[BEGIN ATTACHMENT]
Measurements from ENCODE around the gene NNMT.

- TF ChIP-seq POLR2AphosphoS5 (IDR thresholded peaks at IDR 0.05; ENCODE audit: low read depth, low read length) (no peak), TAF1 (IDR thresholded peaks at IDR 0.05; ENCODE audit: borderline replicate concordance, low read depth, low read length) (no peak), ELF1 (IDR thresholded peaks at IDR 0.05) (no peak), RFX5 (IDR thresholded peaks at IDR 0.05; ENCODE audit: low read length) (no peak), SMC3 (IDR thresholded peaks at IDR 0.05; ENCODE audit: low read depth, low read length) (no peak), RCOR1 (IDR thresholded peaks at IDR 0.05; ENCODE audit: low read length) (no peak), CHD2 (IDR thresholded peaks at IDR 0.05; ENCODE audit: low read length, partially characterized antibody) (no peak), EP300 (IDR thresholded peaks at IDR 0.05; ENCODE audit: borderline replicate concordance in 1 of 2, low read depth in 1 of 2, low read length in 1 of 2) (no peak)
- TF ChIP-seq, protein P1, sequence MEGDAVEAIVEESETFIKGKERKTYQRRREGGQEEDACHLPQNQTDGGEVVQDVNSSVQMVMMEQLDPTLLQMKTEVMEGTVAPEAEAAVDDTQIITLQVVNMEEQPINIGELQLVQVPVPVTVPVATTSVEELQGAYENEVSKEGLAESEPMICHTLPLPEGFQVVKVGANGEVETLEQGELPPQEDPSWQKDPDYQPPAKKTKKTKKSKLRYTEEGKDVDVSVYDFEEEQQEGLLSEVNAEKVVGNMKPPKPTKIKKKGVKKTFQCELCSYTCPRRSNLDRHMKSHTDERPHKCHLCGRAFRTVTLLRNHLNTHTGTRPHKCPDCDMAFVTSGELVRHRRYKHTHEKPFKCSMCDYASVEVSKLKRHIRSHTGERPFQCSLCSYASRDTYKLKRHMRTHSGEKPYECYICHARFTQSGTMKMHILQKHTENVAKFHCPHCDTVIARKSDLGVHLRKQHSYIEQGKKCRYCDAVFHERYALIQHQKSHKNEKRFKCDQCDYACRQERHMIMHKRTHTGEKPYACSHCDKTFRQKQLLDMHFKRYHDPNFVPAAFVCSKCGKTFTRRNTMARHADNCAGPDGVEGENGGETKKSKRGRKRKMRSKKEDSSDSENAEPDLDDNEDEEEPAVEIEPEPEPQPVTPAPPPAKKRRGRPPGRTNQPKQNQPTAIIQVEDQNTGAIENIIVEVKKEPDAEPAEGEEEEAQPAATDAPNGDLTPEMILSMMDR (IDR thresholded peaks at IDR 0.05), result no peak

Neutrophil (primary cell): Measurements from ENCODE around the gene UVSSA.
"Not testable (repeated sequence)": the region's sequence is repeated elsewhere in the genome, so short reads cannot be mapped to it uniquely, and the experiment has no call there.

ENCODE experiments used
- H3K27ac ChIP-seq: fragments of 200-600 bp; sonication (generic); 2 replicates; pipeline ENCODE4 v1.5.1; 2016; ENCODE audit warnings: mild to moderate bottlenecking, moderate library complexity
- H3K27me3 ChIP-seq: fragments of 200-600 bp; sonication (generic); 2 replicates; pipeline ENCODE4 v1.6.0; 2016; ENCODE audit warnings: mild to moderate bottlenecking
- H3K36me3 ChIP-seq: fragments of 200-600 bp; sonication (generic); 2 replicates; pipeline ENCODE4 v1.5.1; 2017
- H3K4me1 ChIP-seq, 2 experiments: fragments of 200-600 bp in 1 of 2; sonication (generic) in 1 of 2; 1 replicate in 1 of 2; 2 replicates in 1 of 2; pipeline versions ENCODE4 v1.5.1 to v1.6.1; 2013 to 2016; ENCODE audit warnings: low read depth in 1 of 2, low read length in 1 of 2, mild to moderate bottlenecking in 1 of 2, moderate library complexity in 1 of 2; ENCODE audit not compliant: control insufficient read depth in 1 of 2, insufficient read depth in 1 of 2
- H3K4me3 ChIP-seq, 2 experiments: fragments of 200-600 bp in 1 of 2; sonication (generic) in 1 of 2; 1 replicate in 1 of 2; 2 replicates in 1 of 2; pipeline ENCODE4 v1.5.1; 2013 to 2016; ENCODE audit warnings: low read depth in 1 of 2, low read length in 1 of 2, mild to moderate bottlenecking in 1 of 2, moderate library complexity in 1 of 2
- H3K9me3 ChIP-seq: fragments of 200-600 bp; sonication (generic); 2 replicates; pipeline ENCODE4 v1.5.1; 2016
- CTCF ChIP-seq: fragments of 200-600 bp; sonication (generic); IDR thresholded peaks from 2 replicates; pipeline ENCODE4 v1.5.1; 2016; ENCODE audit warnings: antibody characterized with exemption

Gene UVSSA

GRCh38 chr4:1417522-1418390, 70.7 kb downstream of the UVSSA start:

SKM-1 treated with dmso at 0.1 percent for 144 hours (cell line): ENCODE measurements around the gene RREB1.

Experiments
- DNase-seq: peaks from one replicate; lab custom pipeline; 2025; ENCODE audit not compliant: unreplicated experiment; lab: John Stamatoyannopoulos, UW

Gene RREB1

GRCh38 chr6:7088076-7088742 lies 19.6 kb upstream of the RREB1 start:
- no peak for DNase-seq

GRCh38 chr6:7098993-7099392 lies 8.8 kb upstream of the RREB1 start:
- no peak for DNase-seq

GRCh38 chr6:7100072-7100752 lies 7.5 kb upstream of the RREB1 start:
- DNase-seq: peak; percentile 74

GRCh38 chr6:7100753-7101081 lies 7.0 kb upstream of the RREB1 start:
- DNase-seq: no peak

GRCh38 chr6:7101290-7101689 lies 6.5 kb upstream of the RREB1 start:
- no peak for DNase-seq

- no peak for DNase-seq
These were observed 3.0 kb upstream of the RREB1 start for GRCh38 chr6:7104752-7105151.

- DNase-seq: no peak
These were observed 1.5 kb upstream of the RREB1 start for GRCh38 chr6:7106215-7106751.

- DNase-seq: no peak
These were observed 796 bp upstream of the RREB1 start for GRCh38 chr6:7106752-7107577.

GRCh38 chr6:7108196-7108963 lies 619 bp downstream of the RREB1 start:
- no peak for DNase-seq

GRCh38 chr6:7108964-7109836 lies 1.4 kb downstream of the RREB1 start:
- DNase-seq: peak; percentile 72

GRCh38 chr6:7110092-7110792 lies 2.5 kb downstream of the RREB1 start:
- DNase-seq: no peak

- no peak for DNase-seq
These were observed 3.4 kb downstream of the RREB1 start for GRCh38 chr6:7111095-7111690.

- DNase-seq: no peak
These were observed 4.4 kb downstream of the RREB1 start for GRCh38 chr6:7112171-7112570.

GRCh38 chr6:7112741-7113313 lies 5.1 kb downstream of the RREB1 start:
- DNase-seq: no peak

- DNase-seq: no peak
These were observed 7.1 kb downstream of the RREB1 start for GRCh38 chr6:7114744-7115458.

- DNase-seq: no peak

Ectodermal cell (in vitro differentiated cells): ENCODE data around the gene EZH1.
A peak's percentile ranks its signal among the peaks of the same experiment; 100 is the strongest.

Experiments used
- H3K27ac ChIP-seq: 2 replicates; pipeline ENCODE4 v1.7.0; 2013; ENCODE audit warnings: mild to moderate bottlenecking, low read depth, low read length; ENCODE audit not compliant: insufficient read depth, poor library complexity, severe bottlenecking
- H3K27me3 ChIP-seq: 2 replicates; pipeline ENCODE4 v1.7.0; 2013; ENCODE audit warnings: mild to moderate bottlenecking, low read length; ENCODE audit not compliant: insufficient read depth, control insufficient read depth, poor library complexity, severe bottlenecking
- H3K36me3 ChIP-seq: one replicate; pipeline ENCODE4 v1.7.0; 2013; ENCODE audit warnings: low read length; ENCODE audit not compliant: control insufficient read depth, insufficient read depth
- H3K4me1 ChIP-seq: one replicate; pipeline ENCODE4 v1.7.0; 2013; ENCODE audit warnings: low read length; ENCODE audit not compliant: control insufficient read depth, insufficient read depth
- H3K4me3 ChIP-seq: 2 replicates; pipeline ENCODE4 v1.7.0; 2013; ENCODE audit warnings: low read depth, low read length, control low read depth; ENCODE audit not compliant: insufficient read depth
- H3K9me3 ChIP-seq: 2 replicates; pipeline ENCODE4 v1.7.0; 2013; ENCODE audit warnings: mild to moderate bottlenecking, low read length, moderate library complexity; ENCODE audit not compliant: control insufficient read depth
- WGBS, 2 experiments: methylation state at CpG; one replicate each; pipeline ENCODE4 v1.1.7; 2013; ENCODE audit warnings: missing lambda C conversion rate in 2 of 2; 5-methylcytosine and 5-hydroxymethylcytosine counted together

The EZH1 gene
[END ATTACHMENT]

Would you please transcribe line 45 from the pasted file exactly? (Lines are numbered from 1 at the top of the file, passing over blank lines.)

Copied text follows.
These were observed 4.4 kb downstream of the RREB1 start for GRCh38 chr6:7112171-7112570.